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Forget magpies, spilled salt and walking under ladders. Start inventing ‘positive superstitions’ to transform your life, says Tony Barrell

APRIL 2015

As a boy, I started collecting superstitions. Every time I heard a new one, I believed it, and adopted it as part of my own personal culture. I wish I hadn’t. Members of my family had quite a few superstitions, and some of them were well-known ones: don’t walk under ladders, avoid the number 13, and always throw spilled salt over your left shoulder. Others were less common: for example, I was told that if I ever accidentally banged one of my elbows, I had to bang the other one deliberately. Heaven knows what would happen if I didn’t!

I took most of these peculiar beliefs and rituals into adulthood, and I adopted others too. A young woman I once knew was terrified of magpies; she once saw a lone magpie from my house, and started banging on the window to scare it away. Seeing two were fine: “two for joy” and all that. This was a new one on me, so what did I do? I adopted it. Whenever I see a single magpie now, I greet it as Mr Magpie – wishing it good morning, afternoon or evening – and I ask: “Where’s your friend?” And if the “friend” subsequently appears, I’m joyous again, and all’s well with the world.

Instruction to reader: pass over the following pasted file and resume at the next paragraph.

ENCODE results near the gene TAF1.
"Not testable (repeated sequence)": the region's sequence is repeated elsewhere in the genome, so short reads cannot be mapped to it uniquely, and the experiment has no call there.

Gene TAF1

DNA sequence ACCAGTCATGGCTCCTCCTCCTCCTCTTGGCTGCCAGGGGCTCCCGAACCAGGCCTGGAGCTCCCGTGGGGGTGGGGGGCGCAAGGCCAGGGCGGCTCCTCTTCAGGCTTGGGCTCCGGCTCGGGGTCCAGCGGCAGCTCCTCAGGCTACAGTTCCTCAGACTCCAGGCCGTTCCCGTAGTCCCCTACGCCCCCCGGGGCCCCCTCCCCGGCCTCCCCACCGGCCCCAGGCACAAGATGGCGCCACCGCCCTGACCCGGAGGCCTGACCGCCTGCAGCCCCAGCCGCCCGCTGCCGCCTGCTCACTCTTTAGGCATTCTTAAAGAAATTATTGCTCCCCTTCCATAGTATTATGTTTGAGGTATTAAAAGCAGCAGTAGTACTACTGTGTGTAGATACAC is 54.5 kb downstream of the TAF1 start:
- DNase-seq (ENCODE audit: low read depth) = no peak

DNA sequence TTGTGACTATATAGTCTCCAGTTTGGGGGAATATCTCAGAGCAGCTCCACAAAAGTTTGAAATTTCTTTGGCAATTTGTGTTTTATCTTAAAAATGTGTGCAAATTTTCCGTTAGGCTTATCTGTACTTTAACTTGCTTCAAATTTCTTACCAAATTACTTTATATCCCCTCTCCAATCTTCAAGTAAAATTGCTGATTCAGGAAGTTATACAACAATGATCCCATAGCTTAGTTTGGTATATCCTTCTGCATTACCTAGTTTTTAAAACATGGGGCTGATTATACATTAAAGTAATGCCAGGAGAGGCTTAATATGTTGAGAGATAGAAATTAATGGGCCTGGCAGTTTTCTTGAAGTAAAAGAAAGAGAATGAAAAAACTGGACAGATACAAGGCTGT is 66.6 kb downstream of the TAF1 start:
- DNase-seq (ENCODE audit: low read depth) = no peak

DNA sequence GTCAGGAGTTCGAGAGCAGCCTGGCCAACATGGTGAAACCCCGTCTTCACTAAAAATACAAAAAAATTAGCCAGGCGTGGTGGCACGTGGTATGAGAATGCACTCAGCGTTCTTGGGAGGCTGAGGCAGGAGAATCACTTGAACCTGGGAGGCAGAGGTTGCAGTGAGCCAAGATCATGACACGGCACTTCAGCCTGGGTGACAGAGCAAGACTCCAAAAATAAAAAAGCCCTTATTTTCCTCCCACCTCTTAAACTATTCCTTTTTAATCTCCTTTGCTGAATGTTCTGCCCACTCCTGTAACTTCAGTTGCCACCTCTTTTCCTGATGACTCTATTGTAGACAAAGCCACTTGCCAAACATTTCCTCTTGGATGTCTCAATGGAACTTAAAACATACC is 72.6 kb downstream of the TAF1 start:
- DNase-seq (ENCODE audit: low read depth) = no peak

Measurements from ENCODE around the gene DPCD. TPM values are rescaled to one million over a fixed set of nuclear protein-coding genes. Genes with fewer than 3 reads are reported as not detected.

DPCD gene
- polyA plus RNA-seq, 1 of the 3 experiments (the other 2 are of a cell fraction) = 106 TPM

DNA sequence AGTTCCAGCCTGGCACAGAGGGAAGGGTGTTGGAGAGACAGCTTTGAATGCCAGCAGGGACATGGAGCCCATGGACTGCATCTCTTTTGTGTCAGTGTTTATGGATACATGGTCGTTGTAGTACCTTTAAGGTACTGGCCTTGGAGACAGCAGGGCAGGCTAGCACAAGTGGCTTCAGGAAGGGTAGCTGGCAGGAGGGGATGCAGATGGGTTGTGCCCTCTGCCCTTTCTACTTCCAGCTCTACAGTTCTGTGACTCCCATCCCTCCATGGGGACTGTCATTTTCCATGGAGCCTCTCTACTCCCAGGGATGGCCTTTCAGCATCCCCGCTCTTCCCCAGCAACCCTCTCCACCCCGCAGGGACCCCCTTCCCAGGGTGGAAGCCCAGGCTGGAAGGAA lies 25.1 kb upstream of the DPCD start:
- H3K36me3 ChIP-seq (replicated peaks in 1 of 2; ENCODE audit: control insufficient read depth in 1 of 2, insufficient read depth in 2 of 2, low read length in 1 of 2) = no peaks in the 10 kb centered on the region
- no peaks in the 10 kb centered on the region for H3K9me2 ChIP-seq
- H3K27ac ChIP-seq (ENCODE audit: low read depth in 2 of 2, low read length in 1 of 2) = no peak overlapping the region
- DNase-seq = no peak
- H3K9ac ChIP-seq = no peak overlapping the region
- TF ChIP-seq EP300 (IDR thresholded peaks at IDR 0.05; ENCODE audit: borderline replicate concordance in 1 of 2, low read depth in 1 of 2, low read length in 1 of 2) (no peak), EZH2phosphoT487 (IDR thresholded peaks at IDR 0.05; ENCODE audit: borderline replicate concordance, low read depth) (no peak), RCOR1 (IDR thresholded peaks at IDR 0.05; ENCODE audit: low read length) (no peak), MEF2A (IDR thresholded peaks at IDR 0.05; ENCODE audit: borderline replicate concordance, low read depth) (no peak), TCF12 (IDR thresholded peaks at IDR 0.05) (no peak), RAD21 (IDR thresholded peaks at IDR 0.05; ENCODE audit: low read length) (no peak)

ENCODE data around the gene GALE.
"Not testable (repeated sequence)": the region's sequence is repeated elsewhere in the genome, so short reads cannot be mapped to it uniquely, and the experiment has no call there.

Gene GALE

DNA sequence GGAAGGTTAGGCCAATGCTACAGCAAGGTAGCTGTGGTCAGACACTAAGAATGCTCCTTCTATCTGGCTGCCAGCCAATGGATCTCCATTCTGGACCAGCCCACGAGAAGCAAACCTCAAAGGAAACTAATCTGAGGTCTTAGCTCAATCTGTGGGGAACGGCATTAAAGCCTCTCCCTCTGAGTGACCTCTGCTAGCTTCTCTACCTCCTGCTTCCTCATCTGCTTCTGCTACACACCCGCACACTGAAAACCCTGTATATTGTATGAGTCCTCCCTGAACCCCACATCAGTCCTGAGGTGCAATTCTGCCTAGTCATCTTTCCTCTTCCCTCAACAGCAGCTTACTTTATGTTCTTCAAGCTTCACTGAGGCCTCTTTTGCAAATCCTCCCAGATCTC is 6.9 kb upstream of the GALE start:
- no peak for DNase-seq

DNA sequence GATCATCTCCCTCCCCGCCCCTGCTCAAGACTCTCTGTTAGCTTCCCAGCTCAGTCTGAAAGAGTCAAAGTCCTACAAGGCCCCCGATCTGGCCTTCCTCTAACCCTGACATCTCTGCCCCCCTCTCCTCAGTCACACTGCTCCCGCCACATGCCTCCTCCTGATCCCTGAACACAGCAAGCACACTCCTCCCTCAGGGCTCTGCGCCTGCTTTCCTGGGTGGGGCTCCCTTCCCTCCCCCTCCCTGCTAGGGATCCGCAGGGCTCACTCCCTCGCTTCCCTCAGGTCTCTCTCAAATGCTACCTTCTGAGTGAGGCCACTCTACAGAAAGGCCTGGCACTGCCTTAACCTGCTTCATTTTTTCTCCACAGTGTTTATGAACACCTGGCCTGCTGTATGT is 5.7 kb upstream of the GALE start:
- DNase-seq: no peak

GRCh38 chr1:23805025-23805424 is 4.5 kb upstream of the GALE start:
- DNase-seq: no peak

As a boy, I was told that it was very lucky to step in dog excrement

As it turns out, this wasn’t a very clever superstition to adopt. Magpie populations have soared in the UK in recent times, so the chances are that I’m going to be wasting a lot of time greeting magpies. Fortunately, the upside of the magpie population explosion is that I usually don’t have to wait very long for Mr Magpie’s “friend”.

Recently I caught myself wondering why so many superstitions are so negative. It’s “bad luck” to do this, that and the other. The bad ones seem to outweigh the positive ones, such as black cats and four-leaf clovers. Here’s a strange one, though: as a boy, I was told that it was very lucky to step in dog excrement, which was a nice consolation for all the mess you had to clean off your shoes, not to mention the smell. Mind you, you had to step in it accidentally: doing it deliberately wouldn’t do at all – in fact, it might be unlucky.

Once you’ve adopted a superstition, it doesn’t seem acceptable to discard it. I can’t suddenly see a magpie and say: “Ha ha! I don’t believe in you any more.” I’m afraid that doing that might be…. dare I say it… unlucky. Of course, this fear of discarding superstitions is a superstition in itself.

All superstitions were invented by human beings. What’s to stop me from making up my own?

Superstition is a form of religion (and vice versa, you might say). If you’re superstitious, you’re subscribing to the concept that specific symbolic arrangements of matter in your local environment – from black cats to dog poo – foretell a certain kind of destiny for you. This raises the big question: who is making these symbolic arrangements? Is it God? Is it the inter-reacting forces of our complex universe? Or are these arrangements random, but somehow still have a life-changing significance? There’s another question, too: are these symbolic arrangements just warning you of your destiny, or actually bringing it about?